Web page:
9. Pingback: Lighting Tutorials: My Way To Write a Book about Lighting • Creative Shrimp

  10. Ethan Hansen

    “This coffee is so good” at the beginning made my day. Thanks, Gleb!

  11. kman

    Please upload the finished .BLEND file for this project…..

  12. Douglas

    IMOHO, you overlooked a very important point of lighting. Yes soft light is about having a big light source up close but there is another point; fade out. Basically if you have a light that is VERY close to the model it will change intensity very quickly with distance because of the formula intensity = 1/(distance squared) . This means that the models nose will be quite bright but as you come to the ears the light as already fading out quite a lot. On the other hand if your light in back a lot more but much bigger giving an equal softness you will have the nose and the ears at almost equal brightness. This is a big tool of pros in photography to shape the lighting of a face or whatever.


    Hope this helps! It took me a long time to learn this little fact.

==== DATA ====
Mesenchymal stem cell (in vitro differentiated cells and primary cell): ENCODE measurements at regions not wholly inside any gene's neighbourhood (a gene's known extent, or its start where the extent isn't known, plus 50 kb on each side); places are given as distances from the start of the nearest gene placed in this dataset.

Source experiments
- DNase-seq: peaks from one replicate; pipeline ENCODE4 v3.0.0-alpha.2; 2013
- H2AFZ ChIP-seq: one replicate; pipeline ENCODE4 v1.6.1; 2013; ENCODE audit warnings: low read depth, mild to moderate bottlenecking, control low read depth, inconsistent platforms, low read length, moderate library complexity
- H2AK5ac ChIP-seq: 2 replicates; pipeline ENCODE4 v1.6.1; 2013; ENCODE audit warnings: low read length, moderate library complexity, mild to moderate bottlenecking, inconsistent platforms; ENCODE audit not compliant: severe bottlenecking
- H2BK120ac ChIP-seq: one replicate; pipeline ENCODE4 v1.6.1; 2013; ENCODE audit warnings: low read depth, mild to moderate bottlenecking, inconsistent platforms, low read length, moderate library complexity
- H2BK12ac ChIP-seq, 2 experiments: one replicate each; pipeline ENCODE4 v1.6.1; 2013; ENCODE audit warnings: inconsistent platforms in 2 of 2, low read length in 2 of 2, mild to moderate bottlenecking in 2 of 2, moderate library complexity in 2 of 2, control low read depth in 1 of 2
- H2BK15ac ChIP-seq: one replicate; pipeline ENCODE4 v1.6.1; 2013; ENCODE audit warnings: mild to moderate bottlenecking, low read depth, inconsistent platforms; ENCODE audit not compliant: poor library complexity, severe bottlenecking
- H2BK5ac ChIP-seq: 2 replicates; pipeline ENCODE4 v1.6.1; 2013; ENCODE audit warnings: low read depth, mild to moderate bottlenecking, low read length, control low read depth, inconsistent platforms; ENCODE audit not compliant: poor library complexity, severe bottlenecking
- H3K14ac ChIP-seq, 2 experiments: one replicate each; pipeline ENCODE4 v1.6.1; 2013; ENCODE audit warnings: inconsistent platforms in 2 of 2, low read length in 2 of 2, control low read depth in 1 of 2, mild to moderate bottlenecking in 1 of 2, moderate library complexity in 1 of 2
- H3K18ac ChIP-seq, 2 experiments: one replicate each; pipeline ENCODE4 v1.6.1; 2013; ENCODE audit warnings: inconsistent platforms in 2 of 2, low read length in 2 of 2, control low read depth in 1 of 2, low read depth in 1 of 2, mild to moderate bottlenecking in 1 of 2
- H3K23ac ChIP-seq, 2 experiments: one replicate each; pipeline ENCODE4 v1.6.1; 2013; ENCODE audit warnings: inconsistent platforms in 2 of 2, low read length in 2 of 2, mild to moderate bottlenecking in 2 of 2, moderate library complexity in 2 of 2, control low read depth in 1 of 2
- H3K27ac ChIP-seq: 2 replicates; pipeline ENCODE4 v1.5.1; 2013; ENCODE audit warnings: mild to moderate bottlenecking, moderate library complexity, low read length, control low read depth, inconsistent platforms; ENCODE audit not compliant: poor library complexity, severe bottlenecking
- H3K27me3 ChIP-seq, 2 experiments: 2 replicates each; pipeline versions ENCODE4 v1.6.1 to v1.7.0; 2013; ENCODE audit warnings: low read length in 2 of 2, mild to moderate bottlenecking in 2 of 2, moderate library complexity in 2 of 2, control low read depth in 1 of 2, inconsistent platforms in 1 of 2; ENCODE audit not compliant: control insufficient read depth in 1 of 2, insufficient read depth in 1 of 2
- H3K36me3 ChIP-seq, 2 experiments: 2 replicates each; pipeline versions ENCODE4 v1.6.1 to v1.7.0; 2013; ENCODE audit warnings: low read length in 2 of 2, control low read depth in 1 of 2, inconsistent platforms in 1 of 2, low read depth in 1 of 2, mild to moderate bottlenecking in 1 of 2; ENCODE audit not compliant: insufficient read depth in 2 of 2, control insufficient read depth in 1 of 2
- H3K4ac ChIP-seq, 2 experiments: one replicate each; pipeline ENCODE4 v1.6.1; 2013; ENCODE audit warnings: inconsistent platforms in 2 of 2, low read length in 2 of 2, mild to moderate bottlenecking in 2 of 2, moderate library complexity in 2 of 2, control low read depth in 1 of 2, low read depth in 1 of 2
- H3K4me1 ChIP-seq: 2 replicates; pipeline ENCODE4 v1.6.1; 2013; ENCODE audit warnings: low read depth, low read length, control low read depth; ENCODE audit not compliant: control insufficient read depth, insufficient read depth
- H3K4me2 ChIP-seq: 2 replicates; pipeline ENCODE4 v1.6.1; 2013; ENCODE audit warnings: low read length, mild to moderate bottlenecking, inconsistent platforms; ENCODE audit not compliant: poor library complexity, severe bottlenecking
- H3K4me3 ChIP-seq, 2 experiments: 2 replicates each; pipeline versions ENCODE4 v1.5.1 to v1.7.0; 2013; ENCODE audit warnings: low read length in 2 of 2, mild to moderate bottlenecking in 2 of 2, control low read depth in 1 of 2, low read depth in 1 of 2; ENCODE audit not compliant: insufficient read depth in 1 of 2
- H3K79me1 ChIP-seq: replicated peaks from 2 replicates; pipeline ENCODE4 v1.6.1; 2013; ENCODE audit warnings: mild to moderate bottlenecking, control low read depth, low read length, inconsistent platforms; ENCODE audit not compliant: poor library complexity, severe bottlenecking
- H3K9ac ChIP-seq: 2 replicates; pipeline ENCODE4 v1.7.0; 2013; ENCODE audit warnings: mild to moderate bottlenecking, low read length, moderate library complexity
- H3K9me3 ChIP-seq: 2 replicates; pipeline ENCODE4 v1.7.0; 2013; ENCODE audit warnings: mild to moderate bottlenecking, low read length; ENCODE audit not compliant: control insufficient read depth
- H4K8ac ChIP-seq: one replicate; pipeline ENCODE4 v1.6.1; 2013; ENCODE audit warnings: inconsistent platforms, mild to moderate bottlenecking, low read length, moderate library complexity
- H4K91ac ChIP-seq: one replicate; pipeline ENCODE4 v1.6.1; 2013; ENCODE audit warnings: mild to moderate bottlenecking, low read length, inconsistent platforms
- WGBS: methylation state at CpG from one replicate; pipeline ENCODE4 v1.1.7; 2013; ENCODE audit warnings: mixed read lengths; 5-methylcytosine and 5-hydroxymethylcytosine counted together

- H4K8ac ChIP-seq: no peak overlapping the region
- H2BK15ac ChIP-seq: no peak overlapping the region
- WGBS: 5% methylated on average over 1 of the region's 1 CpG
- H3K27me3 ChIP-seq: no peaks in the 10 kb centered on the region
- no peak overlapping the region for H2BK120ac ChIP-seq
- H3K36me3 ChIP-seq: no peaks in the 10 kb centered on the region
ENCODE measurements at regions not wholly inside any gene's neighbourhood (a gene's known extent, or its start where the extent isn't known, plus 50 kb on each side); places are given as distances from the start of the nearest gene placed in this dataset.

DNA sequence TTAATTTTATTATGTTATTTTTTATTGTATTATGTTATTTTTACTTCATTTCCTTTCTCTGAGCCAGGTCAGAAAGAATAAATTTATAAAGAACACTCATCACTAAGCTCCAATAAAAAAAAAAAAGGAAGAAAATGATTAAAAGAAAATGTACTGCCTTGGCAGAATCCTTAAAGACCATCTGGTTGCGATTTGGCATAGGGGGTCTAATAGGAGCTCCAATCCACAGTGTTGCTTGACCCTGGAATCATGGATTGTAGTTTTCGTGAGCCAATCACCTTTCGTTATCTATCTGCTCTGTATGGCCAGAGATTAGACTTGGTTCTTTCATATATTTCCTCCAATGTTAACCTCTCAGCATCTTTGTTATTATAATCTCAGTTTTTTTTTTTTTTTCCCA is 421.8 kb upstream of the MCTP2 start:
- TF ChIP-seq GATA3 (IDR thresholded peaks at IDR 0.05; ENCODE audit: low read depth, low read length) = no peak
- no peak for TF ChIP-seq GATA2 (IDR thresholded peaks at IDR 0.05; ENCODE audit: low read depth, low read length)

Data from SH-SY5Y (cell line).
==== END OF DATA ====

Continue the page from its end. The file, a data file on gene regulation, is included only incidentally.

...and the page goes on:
Douglas E Knapp.

    • Douglas, thanks for a nice tip! Indeed, I overlooked the inverse square falloff. When I be updating the article, I will include your tip for sure. And it will make its way into the book. ๐Ÿ™‚

      • Douglas

        I clicked on reply in the email and I got a 404 error. You might want to check up on that!

        Thanks. I have been fighting for years to understand lighting and although most of what you are writing is old hat for me, I am still learning lots of cool tips. Thanks for making this great web site.

        I always fight with one basic question, what is good lighting of a face and why? I mean you can find lots of setups of how to photograph a face but the reasons behind why they are doing what they are doing are VERY hard to find.

        If you have cash to spend, I recommend this video. The promo is informative.

        You have not yet answered my big question yet. I wonder if you have found it? ๐Ÿ™‚

        • Hehe, that question is like the philosopher’s stone. Or like the secret ingredient ๐Ÿ™‚ I suppose that our answers will pretty much depend on the cultural (and pop-cultural), gender, social, political and art history background of the particular group of people, in the particular time frame.